We met up again at our 10th year reunion, when Dave was selling real estate in Nashville. It was great to see him then. He seemed like he was on top of the world and looked like a million bucks...again. We both acted like we were seeing long-lost family, which is funny when I look back on the level of friendship we had shared--we were good friends because we had worked together, but not extremely close. Still, it was wonderful to see him. It wasn't long after that when Gretchen Thomas called me to tell me he had passed. His death has haunted me ever since, and I wish I had known his family well enough to have talked to them then. I'll never know exactly why or how Dave Schmidt and I hit it off so well for such a small part of our lives, but I am grateful that our paths did cross. Those memories have truly shaped the way I look at the world. Thanks, Dave.

03/30/09 02:55 PM #7    

David Cain

A part of me died the day I heard Dave had gone. I always imagined that someone so full of life would live forever. We sang together. Dave could really sing.

06/04/09 04:06 AM #8    

John Mathews

Dave and I met when we were in the 7th grade at Nallwood Junior High. We would play golf together in the summers.
After college I lost contact with Dave as I moved to California. My late wife and I went to a bible study in our church in CA in which Dave's cousin and his wife were a part of and we got reconnected through them. After my wife passed away of cancer Dave sent the most incredible letter to me that was from his heart. He obviously was in touch with his own mortality and was able to express himself in a profound way. He passed away just a short amount of time after he sent me the letter.

07/16/09 07:27 AM #9    

Tamara (Tammy) Haskin

I remember Dave too!
He was so fill of life...ideas...motivation...
creativity....leadership....and trend-setting ideas! I loved singing with him in choir. He was one of the best tenors in Heritage Singers. I always considered it a privilege to sing alongside with him.

One funny memory I have of Dave was during a week-long (perhaps 2 week) SMS choir tour we took on the road. One morning after a concert, we all met for an early breakfast before taking off to our next location. Dave hugged me and said goodmorning! I remember reacting and jokingly telling him he had bad breath. I asked him if he'd brushed his teeth!!! We both laughed out loud, and he proceeded telling me that even though he bushed his teeth everyday, he still had bad breath afterwards.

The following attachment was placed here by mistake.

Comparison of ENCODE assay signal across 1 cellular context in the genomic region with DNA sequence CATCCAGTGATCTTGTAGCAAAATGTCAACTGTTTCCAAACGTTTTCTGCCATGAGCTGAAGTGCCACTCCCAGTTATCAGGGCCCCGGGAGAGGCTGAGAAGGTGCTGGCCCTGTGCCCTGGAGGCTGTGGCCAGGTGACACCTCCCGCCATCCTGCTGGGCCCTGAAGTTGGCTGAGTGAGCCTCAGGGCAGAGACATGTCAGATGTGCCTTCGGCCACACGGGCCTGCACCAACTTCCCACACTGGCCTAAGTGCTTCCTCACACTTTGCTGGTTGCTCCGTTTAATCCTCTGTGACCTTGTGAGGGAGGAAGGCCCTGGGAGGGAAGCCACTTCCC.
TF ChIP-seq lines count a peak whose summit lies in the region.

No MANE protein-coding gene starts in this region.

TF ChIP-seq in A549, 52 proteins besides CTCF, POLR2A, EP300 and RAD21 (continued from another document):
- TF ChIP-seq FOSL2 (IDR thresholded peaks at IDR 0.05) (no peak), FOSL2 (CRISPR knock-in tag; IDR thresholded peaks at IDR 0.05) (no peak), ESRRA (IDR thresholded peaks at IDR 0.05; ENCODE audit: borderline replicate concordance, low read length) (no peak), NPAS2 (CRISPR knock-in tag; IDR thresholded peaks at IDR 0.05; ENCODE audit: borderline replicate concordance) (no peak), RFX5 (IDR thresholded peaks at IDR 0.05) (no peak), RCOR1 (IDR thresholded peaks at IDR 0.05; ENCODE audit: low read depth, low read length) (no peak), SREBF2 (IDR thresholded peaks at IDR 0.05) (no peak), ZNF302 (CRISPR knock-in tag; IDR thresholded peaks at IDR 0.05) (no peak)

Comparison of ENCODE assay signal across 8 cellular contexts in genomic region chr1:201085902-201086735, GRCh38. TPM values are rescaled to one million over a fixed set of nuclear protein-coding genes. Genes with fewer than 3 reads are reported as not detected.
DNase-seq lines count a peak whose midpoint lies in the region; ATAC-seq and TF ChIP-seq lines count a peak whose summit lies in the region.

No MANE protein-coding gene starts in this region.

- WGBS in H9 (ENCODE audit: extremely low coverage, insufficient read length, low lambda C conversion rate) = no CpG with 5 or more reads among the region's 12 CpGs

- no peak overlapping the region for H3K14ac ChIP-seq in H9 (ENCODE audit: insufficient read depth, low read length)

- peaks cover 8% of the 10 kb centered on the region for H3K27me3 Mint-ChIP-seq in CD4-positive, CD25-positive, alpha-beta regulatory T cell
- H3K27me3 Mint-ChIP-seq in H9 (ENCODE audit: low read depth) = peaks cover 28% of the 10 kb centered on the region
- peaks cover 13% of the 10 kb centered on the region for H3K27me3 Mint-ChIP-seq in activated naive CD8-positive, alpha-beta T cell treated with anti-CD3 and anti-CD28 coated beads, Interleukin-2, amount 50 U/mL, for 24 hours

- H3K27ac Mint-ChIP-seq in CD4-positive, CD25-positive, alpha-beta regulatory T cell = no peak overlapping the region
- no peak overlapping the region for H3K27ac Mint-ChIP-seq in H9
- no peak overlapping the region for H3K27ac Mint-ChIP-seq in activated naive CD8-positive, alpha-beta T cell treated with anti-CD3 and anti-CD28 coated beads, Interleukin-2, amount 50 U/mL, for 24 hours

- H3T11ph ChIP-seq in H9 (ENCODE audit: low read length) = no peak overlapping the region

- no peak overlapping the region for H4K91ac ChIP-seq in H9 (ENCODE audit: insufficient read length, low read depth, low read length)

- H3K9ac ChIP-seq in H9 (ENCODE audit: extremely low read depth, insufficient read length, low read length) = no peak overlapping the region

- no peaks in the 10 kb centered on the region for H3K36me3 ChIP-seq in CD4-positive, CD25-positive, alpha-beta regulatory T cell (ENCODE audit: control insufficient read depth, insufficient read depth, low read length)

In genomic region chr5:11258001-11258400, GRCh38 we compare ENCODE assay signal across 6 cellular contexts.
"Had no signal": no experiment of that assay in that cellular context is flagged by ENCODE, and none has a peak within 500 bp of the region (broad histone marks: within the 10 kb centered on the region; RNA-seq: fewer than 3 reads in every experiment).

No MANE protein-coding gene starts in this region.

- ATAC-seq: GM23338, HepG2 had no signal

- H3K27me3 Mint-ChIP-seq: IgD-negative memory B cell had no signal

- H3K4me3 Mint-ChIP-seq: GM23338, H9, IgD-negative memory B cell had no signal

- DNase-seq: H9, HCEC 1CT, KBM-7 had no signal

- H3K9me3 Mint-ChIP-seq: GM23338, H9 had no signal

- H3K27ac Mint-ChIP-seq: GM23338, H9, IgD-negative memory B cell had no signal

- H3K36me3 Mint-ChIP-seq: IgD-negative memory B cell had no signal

Well then, I gave him some great instruction...which he followed to a tee! I told him to not only brush his teeth, but also brush his tongue, his gums and the roof of his mouth...and that would take care of the bad breath.

Dave did this...and the following morning...and many mornings after, his breath was always clean and fresh. We'd often laugh about it between the two of us. It was our little secret! :o)

I do want to mention one last thing about Dave. This is a something I rarely discussed in school. Being African-American...one of 8 or perhaps 10 African-American students in our graduating class of around 800...there were times I experienced racist attitudes from a few classmates (not all...just a few.) I never said anything about it...I just ignored it and continue enjoying life. But this was a daily reality I had to deal with that existed in the under currents of my social life at school.

Dave...even though he was quite popular at school and very much in the public eye...never ever displayed a superior attitude towards me. NEVER! Even if there were around people who felt they were better than I (for whatever reason!?!) Dave ALWAYS and OPENLY embraced me and treated me as his friend and his equal. I will always have deep respect and love for his integrity of heart.

Dave...I look forward to seeing you again in Heaven at God's great throne of grace. I look forward to receiving a big hug from you...and I trust you will not have bad breath! I love you,brother....see you soon!

Tamara (Tammy) Haskin